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Looking at Regrets, What-ifs in the Wake of NDO’s Defeat

Billings, Montana Becomes First City to Defeat Non-Discrimination Ordinance

by ED KEMMICK

Billings, Montana

Jani McCall didn’t sleep much Tuesday.

She is the Billings City Council member who first suggested, in December, that the city consider a nondiscrimination ordinance (NDO). Tuesday morning, the NDO went down on a 6-5 vote, with Mayor Tom Hanel casting the deciding vote shortly after 3 a.m.

“I slept for about three hours and I’ve been thinking about it ever since,” McCall said Tuesday afternoon

She kept asking herself if there was any way she or other supporters could have changed the outcome, but the vote came suddenly, after relatively little discussion. Almost before she knew it, seven months of intense politicking and wrenching public debate was over and the NDO was dead.

Councilman Brent Cromley was also caught by surprise. It was he who made the motion to approve the NDO after a public hearing that lasted nearly five hours.

The NDO would have prohibited discrimination in housing, employment and public accommodations against people on the basis of sexual orientation and gender identification or expression. It had been dissected, debated, altered and tweaked at a series of council meetings and work sessions, but it still seemed that the split was 5-5, with the mayor cast as the tie-breaker.

Voting with the mayor to kill the NDO were Mike Yakawich, Denis Pitman, Angela Cimmino, Rich McFadden and Shaun Brown. Besides Cromley and McCall, those in favor were Becky Bird, Al Swanson and Ken Crouch.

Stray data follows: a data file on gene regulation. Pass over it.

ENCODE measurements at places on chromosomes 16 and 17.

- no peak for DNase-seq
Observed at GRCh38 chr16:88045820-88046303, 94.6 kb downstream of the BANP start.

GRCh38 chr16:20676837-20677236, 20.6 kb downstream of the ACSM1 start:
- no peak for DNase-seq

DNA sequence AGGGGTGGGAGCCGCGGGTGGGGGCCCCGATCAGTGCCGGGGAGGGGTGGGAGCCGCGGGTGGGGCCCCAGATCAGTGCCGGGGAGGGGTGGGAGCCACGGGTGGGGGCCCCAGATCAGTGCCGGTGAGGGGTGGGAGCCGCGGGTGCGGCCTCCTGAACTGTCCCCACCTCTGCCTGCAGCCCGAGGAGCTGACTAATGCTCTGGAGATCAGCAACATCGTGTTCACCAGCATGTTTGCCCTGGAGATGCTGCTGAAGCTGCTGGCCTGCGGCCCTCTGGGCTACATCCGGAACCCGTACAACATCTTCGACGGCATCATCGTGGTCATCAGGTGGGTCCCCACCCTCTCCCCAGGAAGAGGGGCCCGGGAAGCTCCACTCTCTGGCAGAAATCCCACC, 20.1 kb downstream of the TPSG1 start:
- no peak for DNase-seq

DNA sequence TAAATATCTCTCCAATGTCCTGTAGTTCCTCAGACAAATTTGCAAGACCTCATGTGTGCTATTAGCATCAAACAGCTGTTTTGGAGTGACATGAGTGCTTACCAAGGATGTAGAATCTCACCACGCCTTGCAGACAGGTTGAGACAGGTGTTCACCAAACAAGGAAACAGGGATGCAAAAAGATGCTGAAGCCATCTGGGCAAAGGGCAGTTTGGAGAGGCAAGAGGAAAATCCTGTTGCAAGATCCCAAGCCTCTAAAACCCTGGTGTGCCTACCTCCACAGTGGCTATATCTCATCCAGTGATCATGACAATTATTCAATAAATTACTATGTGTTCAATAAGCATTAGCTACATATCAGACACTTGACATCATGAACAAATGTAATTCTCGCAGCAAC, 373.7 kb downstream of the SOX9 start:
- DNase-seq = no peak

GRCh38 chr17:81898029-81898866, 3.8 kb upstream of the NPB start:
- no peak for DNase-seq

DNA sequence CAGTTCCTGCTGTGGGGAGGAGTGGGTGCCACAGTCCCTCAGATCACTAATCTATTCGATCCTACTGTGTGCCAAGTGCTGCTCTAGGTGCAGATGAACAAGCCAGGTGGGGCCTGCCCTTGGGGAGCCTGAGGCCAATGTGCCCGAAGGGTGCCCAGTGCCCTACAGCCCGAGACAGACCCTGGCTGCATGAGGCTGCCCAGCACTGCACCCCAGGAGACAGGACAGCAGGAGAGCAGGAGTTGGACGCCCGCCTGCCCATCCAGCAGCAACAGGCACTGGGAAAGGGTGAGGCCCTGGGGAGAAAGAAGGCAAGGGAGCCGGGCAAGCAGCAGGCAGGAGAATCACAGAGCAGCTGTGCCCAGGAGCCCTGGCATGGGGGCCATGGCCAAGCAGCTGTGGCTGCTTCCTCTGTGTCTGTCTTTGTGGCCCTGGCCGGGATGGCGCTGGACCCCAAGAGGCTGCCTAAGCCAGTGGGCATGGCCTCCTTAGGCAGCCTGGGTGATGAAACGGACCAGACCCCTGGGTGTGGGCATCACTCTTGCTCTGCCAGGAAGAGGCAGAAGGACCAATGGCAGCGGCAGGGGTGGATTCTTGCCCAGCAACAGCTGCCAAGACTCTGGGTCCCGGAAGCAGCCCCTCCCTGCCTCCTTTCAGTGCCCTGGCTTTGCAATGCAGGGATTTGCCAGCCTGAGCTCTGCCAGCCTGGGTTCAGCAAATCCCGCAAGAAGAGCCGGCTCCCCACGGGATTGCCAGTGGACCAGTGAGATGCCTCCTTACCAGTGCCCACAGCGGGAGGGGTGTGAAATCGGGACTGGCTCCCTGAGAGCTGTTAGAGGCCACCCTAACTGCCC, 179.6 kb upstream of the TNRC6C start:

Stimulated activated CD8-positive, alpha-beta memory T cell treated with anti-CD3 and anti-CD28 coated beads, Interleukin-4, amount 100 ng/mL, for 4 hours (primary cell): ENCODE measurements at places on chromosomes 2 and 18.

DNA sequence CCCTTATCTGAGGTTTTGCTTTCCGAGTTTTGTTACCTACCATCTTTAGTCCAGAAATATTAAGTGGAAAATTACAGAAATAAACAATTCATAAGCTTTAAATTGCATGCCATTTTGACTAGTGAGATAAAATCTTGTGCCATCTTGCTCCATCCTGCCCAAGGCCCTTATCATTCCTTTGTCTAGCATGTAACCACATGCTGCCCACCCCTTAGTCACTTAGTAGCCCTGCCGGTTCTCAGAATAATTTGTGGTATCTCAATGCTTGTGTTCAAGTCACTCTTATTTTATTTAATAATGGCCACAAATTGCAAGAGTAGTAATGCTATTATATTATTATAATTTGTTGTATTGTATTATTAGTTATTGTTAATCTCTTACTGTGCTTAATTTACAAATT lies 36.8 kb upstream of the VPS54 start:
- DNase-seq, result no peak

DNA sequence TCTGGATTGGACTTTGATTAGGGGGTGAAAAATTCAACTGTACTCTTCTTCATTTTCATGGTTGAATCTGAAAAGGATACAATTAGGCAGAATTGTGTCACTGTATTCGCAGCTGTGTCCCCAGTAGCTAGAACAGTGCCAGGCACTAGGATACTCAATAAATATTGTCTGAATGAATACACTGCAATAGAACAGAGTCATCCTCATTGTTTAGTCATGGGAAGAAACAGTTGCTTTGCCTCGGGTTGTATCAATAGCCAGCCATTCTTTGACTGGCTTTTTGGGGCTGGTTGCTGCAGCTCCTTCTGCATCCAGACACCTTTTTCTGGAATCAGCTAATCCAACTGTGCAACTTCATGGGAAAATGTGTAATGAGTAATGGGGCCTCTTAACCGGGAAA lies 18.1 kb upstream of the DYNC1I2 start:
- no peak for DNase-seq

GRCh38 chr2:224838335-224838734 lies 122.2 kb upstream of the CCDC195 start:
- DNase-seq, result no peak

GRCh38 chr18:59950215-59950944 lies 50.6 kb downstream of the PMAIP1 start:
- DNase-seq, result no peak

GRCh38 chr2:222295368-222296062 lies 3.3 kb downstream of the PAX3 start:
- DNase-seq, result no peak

Cromley said he decided to move for an NDO that was everything supporters had wanted from the beginning. His motion stripped the ordinance of a provision that would have required transgender people to use bathrooms or locker rooms “designated for their anatomical sex, regardless of their gender identity.”

He also moved that any damages awarded to a successful claimant on the basis of the NDO be determined by the Municipal Court judge, rather than having fines capped by the City Council.

In addition, he wanted the ordinance to take effect 30 days after approval on second reading — the normal procedure for ordinances — rather than waiting for the state attorney general to decide whether the city had the authority to pass such an ordinance.

The council itself, against the advice of city staff and NDO supporters, had requested an AG opinion in June. They were told Monday night that the AG’s office would decide within 30 days whether to consider the request, and then take four to five months to issue an opinion, if there was to be one.

Cromley said later Tuesday that he assumed someone on the council would move to amend his motion, to add some of those provisions back in to make it palatable to opponents.

But when McFadden, one of the council members who seemed mostly strongly opposed to the NDO, moved to amend it to cap damage awards and to put the locker room exclusion back in, nobody seconded the motion.

At that point, Pitman said perhaps it was best to vote on Cromley’s motion, since it contained what NDO supporters always wanted. After all those months of debate, he said, why talk about it for a few more hours?

“I think Denis called it right,” Cromley said. “He said there’s no reason with trying to fool around and amend it.

But that lost chance is what deprived McCall of sleep.

“I have played through it in my head so many times. … I have some regrets, a lot of regrets, how that all played out last night,” she said.

McCall said she envisioned someone making an original motion to approve an NDO with all the compromises the council had worked through earlier. Then, there could have been motions to make amendments stripping some of those provisions out.

As it was, she said, when Cromley moved for an NDO with all the compromises gone, they were almost forced to have a vote on it as is. And supporters expected amendatory motions to come from their ranks. McFadden caught them off guard by offering the amendments himself.